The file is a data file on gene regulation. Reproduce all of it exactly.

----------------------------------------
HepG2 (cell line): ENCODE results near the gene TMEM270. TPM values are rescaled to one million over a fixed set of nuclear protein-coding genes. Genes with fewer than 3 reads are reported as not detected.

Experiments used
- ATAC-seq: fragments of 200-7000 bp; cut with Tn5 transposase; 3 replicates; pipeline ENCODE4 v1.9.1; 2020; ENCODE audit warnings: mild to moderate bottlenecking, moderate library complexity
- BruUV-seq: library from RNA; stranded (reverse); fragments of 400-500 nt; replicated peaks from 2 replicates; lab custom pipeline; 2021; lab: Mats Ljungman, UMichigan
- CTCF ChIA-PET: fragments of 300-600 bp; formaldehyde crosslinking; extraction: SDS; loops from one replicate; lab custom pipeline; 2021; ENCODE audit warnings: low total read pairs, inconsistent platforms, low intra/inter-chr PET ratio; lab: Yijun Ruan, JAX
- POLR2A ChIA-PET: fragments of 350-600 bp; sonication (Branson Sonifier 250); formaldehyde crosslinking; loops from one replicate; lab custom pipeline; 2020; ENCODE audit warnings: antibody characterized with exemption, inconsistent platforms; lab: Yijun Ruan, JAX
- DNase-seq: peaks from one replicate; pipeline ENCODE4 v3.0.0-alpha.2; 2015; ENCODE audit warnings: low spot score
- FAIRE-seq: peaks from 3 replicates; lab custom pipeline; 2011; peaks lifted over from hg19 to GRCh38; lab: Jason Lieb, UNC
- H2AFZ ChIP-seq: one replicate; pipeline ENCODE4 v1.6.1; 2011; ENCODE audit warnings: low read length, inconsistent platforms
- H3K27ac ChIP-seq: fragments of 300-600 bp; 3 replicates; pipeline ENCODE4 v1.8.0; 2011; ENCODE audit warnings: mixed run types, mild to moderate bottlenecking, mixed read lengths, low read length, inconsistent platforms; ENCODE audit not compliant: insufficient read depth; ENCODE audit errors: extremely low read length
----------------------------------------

HepG2 (cell line): ENCODE results near the gene TMEM270. TPM values are rescaled to one million over a fixed set of nuclear protein-coding genes. Genes with fewer than 3 reads are reported as not detected.

Experiments used
- ATAC-seq: fragments of 200-7000 bp; cut with Tn5 transposase; 3 replicates; pipeline ENCODE4 v1.9.1; 2020; ENCODE audit warnings: mild to moderate bottlenecking, moderate library complexity
- BruUV-seq: library from RNA; stranded (reverse); fragments of 400-500 nt; replicated peaks from 2 replicates; lab custom pipeline; 2021; lab: Mats Ljungman, UMichigan
- CTCF ChIA-PET: fragments of 300-600 bp; formaldehyde crosslinking; extraction: SDS; loops from one replicate; lab custom pipeline; 2021; ENCODE audit warnings: low total read pairs, inconsistent platforms, low intra/inter-chr PET ratio; lab: Yijun Ruan, JAX
- POLR2A ChIA-PET: fragments of 350-600 bp; sonication (Branson Sonifier 250); formaldehyde crosslinking; loops from one replicate; lab custom pipeline; 2020; ENCODE audit warnings: antibody characterized with exemption, inconsistent platforms; lab: Yijun Ruan, JAX
- DNase-seq: peaks from one replicate; pipeline ENCODE4 v3.0.0-alpha.2; 2015; ENCODE audit warnings: low spot score
- FAIRE-seq: peaks from 3 replicates; lab custom pipeline; 2011; peaks lifted over from hg19 to GRCh38; lab: Jason Lieb, UNC
- H2AFZ ChIP-seq: one replicate; pipeline ENCODE4 v1.6.1; 2011; ENCODE audit warnings: low read length, inconsistent platforms
- H3K27ac ChIP-seq: fragments of 300-600 bp; 3 replicates; pipeline ENCODE4 v1.8.0; 2011; ENCODE audit warnings: mixed run types, mild to moderate bottlenecking, mixed read lengths, low read length, inconsistent platforms; ENCODE audit not compliant: insufficient read depth; ENCODE audit errors: extremely low read length